Now of course this is not a feasible alternative to the system we have in place today, nor would it do to revert to the restricted franchise that our great Republic had back then, but you have to admit the idea causes one to reflect that it might be interesting to elect the best men in the field, the best women too, from all the declared candidates. Frankly I would not mind, for example, seeing a Democrat win if his name were Webb. Jim Webb, until recently senator from the great state of Virginia, has fought for America, literally and figuratively, and his ideas are sound and he is sensible on just about everything that is important, including the teaching of history, to which he has contributed by writing important books. He is far superior to any other Democrat candidate, he is the only one among them who has not abandoned and forsaken the great legacies of Harry Truman and John F. Kennedy and Henry Jackson and Joseph Lieberman. He is a true bipartisan, if bipartisanship is what you want, having worked in the highest reaches of government for Republican presidents. He is a patriot to the marrow, unlike, I am sorry to say, so many leaders of his party who have been on an orgy of denunciation of their own nation for the past decade or more.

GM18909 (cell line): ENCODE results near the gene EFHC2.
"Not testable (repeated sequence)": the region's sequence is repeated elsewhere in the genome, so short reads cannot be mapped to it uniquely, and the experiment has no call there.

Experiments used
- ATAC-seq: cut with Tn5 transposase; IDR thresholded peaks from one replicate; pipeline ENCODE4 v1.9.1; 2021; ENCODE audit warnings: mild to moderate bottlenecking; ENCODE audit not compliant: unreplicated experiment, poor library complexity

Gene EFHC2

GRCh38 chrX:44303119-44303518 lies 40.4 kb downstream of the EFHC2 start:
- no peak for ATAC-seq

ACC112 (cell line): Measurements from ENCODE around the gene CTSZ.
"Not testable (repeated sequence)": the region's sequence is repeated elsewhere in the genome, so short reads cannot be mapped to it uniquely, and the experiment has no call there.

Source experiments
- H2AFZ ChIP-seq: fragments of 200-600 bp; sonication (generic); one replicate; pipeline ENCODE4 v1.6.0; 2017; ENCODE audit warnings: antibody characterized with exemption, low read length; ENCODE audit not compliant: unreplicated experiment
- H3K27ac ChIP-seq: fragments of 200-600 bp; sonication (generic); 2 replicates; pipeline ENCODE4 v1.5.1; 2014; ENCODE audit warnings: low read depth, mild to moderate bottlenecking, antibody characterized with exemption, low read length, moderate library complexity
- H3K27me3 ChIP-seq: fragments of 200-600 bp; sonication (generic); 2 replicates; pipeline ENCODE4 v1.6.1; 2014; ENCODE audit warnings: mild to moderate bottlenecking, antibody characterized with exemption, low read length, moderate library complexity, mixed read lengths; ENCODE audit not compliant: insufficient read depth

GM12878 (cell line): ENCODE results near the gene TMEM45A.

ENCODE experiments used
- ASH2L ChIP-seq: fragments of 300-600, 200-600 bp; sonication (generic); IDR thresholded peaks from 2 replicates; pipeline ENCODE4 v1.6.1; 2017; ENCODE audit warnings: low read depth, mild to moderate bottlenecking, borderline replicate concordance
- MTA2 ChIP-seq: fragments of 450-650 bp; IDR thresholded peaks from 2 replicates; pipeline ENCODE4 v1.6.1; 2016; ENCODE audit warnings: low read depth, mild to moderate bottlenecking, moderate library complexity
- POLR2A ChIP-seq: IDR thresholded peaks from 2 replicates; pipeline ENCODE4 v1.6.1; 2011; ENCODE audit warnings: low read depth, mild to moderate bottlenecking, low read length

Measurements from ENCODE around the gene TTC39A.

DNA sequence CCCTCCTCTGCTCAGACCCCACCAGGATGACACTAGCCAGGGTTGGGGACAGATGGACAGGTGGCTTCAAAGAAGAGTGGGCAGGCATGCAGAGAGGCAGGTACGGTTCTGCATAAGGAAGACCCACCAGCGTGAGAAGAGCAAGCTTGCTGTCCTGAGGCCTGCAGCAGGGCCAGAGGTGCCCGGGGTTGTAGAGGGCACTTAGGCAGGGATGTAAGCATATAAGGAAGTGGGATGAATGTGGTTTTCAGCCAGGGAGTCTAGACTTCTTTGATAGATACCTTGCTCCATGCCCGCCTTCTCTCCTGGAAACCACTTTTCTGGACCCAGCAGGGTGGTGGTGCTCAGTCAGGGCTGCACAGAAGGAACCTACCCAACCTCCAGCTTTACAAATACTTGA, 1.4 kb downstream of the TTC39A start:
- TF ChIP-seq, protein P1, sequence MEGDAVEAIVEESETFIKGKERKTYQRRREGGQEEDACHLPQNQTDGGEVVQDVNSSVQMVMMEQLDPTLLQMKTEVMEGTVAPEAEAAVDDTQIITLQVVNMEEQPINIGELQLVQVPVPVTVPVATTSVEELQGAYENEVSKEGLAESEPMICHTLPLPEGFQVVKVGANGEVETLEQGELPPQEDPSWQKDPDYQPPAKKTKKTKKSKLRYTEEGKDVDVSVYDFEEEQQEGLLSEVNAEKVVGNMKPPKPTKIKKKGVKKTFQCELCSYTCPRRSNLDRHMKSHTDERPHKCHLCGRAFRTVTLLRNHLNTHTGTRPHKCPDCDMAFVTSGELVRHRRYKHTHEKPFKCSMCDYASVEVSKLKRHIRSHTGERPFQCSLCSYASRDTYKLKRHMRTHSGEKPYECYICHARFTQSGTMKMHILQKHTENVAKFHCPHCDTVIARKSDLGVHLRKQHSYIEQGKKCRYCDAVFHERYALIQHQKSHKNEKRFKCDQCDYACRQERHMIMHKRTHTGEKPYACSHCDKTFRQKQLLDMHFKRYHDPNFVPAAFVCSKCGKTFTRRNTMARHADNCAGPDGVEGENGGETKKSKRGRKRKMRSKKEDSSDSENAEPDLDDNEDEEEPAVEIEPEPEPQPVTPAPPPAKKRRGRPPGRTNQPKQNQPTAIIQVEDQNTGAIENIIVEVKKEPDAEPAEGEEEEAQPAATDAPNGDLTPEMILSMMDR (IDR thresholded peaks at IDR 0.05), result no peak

My friends and fellow Republicans, I know you did not come here only to listen to a campaign speech in favor of a Democrat, but I hope I am clear that I am making a point today about the clear and open and free debate and discussion that is really the most important factor in this election. We must discuss everything on the table in clear simple and honest language, and this requires that we listen to Democrats and express support for those Democrats — there is only one, however, whom I know of — who, like me, agree this is what we must do.